In many applications, it is desirable to convert fixed color images, for example photographic negatives or prints, into electrically storable images. One method for accomplishing this is to use a monochrome image sensor and three color filters, which are placed into the light path one at a time, to obtain red, green, and blue (RGB) color separation images which can be combined to form a single color image. A typical system works by illuminating the fixed image and focusing the image through a lens and an RGB color filter wheel onto an image sensor. One example of such a system is described in U.S. Pat. No. 2,478,598 entitled, "Variable Color Filter Assembly for Television Transmitting Systems" by Frank J. Somers. It is desirable in such systems that the video signals representing the red, green and blue component colors produced by the system be equal, for white or grey portions of the color image. However, the light transmitting efficiency of the filters and the spectral response of the image sensor are typically different for red, green, and blue. U.S. Pat. No. 2,478,598 teaches a method for compensating for these differences by changing the relative sizes of the rotating red, green, and blue filters, and thus the relative sensor exposure times for the red, green, and blue separations. This provides more uniform signal levels for the red, green, and blue separations from neutral image objects, otherwise referred to as providing better "white balance". Because the shutters for the red, green, and blue filters described in that patent are affixed to the rotating filter wheel which spins at a constant velocity, only a limited range of exposure times can be obtained.

A second patent of interest for its teachings is U.S. Pat. No. 4,713,683, entitled "Illuminating and Synchronizing Device for Color Imaging Equipment" by Fujimori et al. The device of that patent utilizes a color filter wheel and an illuminating light source having an intensity level which varies when the different color filters are positioned in front of the image sensor. The color filters have different sizes, chosen according to the sensitivity of the image sensor to the particular color of the filter.

When converting color negative film images into electrical signals using a charge coupled device (CCD) image sensor with a full frame architecture, the differences between the red, green, and blue exposure times required to obtain proper white balance are especially significant. This is because normal color negative films have a yellow mask which absorbs most of the blue light, and because full frame image sensors have a significantly reduced response to blue light, relative to red and green light, due to the spectrally selective absorption of the polysilicon layer which overlays the sensor's photosites. Furthermore, the light sources typically used in such systems contain tungsten bulbs, which provide very little energy in the blue spectral region, compared to the energy they emit in the red and green regions. Fluorescent light sources provide significantly more blue energy, but unlike tungsten lamps, the light output of fluorescent bulbs fluctuates significantly in response to the phase of the AC line voltage. The aforementioned causes undesirable variations in the illumination level of the sensor. What is needed is a way to provide a light source with a high content of blue spectral energy, and a means to provide the needed range of exposure times for red, green, and blue to obtain proper white balance, while also providing consistent sensor exposures which do not change from one image capture to the next.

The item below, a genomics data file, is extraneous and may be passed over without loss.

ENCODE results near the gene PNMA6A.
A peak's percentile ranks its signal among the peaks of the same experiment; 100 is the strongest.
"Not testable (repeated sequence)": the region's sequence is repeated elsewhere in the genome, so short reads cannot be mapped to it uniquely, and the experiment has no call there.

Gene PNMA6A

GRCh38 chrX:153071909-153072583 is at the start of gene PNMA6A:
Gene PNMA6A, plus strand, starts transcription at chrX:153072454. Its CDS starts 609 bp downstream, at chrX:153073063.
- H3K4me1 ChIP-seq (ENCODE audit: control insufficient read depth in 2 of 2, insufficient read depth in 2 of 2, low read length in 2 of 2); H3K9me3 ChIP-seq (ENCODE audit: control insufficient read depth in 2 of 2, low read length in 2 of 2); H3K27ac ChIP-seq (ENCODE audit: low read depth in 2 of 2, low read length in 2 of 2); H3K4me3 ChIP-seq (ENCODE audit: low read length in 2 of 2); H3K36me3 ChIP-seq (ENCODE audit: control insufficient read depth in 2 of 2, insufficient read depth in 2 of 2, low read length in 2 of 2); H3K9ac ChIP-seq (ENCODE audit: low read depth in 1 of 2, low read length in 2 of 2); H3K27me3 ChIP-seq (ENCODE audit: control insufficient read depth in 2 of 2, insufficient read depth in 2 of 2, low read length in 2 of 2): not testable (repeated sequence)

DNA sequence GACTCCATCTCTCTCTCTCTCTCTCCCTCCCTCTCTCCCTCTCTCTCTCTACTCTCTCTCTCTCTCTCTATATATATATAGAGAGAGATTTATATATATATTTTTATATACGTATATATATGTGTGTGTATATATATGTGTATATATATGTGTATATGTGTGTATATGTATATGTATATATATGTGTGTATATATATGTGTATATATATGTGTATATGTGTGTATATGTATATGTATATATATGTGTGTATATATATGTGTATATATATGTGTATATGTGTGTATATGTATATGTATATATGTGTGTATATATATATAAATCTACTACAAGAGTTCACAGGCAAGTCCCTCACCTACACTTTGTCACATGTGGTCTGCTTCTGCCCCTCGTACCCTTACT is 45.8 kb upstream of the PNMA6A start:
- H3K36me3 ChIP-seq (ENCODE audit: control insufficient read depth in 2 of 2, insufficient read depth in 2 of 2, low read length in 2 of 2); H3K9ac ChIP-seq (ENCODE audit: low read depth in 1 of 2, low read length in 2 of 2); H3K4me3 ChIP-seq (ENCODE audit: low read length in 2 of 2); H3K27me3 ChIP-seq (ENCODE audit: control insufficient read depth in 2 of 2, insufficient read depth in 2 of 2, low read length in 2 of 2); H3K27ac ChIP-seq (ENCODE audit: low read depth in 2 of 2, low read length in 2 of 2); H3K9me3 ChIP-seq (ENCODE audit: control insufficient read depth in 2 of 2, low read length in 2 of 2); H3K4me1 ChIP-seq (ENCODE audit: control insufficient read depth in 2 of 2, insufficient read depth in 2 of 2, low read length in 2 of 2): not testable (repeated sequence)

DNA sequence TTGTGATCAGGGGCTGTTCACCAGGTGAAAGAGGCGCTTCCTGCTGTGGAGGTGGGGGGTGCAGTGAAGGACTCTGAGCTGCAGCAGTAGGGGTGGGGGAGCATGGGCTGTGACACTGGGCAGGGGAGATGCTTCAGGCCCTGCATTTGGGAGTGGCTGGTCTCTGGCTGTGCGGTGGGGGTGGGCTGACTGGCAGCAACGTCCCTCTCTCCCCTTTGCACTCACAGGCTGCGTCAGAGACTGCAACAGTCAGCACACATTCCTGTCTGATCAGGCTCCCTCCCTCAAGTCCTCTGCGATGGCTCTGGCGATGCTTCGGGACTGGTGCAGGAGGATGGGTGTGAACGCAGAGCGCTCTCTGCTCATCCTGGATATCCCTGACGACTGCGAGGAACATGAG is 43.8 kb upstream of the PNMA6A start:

SUMMARY OF THE INVENTION

The apparatus of the present invention provides accurate white balance for images from a color sequential image converting system while minimizing the object illumination level by using a shutter separate from the color filter wheel, in order to provide a wide range of exposure times for the red, green, and blue separations. The apparatus also includes a fluorescent light source which provides adequate power in the blue spectral region and a circuit for synchronizing the shutter opening time to the frequency of the light source in order to prevent undesirable variations in the illumination level.

From the foregoing it can be seen that it is a primary object of the present invention to provide an improved system for converting color print images into electrically storable images.

It is another object of the present invention to provide color images with proper white balance.

Another object of the present invention is the provision of a three filter color wheel and a separately controllable shutter to provide color separation images.

Yet another object of the present invention is the provision of a system wherein the exposure times and the shutter operation are synchronized to the frequency of an illumination source.

These and other objects of the present invention will become more apparent when taken in conjunction with the following description and drawings wherein like characters indicate like parts and which drawings form a part of the present description.

BRIEF DESCRIPTION OF THE DRAWINGS

FIG. 1 is a block diagram illustrating one preferred embodiment of the invention.

FIG. 2 is a graph of the spectral response of the image sensor used in the system of FIG. 1.

FIG. 3 is a graph of the spectral energy output of a tungsten and a fluorescent lamp.

FIG. 4 is a graph of the light output for typical tungsten and fluorescent lamps.